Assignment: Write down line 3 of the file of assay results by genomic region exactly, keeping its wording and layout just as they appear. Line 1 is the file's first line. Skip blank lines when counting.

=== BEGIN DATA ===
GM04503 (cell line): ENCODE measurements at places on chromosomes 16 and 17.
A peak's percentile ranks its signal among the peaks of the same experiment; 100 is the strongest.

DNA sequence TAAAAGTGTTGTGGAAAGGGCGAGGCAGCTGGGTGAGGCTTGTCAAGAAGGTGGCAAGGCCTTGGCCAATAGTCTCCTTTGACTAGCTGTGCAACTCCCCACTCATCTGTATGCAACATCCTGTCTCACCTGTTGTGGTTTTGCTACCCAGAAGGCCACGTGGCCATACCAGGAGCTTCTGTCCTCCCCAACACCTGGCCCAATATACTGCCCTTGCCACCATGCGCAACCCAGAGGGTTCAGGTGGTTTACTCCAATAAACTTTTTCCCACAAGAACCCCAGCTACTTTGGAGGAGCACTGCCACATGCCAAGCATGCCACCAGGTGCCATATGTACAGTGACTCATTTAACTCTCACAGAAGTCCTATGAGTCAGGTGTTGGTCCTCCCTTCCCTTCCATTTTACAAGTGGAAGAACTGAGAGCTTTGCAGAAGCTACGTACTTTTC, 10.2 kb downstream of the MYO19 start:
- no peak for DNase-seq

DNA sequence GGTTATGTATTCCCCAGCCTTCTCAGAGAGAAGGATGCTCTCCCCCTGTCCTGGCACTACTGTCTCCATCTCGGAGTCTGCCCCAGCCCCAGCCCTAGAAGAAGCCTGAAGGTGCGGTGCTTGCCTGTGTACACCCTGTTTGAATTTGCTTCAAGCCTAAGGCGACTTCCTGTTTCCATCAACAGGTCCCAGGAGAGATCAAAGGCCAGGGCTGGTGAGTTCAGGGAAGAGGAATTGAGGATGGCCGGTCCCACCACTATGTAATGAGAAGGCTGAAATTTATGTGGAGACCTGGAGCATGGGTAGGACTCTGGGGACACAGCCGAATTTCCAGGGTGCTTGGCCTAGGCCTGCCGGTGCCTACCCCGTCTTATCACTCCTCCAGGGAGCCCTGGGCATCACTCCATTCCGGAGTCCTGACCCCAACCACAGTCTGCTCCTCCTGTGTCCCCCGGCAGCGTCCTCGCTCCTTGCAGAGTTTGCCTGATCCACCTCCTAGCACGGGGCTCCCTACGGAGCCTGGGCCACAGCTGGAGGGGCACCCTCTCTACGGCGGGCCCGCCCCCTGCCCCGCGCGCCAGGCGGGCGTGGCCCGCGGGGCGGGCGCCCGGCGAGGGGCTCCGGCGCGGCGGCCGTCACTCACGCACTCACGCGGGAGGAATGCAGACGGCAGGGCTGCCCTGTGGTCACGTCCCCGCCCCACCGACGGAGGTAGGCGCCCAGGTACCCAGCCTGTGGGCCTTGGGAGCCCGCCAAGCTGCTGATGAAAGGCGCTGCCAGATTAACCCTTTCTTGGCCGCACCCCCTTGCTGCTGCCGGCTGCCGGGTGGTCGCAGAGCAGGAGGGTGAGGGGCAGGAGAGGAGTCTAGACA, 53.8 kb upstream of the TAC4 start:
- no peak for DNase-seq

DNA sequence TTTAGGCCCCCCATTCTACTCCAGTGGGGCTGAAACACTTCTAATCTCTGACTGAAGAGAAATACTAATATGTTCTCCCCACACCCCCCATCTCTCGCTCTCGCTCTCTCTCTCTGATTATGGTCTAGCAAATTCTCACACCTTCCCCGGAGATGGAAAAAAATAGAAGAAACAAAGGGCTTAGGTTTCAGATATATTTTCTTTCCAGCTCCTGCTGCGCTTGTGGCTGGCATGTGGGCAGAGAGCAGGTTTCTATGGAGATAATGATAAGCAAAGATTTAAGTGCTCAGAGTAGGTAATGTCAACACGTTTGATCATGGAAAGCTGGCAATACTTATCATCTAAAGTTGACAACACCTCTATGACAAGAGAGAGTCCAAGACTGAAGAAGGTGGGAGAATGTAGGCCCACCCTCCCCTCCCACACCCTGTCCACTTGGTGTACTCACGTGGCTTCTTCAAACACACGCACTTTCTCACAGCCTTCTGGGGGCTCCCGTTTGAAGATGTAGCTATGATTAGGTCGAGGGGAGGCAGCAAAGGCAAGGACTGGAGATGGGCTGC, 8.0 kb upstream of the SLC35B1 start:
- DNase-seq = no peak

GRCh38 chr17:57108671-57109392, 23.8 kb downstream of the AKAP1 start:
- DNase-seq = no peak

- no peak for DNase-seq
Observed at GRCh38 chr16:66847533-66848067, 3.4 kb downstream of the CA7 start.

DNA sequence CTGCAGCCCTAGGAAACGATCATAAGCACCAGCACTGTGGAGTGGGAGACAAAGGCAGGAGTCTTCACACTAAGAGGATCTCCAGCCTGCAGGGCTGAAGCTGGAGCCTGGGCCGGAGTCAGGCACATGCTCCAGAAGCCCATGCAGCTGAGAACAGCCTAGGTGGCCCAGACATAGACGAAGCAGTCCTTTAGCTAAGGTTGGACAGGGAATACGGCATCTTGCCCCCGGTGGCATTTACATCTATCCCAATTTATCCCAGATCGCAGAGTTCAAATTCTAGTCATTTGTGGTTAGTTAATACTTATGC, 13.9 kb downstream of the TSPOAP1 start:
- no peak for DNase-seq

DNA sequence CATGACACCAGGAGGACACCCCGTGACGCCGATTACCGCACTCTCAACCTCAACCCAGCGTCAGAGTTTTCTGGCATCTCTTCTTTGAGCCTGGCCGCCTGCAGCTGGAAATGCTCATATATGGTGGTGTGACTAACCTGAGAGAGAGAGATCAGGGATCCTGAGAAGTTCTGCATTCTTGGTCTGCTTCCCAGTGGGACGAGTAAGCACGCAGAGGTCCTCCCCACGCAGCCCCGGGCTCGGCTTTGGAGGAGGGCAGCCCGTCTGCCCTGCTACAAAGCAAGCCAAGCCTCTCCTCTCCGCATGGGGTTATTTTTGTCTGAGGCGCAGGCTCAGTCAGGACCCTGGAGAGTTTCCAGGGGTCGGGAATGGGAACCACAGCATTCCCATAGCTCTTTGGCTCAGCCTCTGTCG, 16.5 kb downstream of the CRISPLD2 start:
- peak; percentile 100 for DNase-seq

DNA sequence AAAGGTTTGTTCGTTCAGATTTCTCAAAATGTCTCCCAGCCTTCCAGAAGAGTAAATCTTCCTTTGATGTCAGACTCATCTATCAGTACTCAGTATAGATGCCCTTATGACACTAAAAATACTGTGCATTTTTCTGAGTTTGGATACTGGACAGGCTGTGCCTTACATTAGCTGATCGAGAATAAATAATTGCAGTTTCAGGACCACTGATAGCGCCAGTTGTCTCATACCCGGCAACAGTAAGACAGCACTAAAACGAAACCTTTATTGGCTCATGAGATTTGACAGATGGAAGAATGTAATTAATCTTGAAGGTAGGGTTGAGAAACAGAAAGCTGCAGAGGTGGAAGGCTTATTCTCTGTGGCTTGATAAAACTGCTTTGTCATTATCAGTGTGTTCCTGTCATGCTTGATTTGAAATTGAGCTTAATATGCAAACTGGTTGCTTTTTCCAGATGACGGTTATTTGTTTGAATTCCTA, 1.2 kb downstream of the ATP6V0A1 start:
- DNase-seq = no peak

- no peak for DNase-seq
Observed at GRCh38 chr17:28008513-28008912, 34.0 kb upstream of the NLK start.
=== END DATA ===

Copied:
DNA sequence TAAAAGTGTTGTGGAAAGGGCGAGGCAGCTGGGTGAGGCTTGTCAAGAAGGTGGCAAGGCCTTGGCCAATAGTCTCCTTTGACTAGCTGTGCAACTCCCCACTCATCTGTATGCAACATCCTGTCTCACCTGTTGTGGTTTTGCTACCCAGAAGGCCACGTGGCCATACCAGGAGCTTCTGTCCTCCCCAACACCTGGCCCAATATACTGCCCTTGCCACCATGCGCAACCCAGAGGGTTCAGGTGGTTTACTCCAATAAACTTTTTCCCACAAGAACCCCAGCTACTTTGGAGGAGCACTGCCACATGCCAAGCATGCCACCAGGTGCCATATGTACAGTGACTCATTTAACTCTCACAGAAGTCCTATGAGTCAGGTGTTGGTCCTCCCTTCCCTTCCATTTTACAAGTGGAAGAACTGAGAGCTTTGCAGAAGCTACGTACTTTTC, 10.2 kb downstream of the MYO19 start: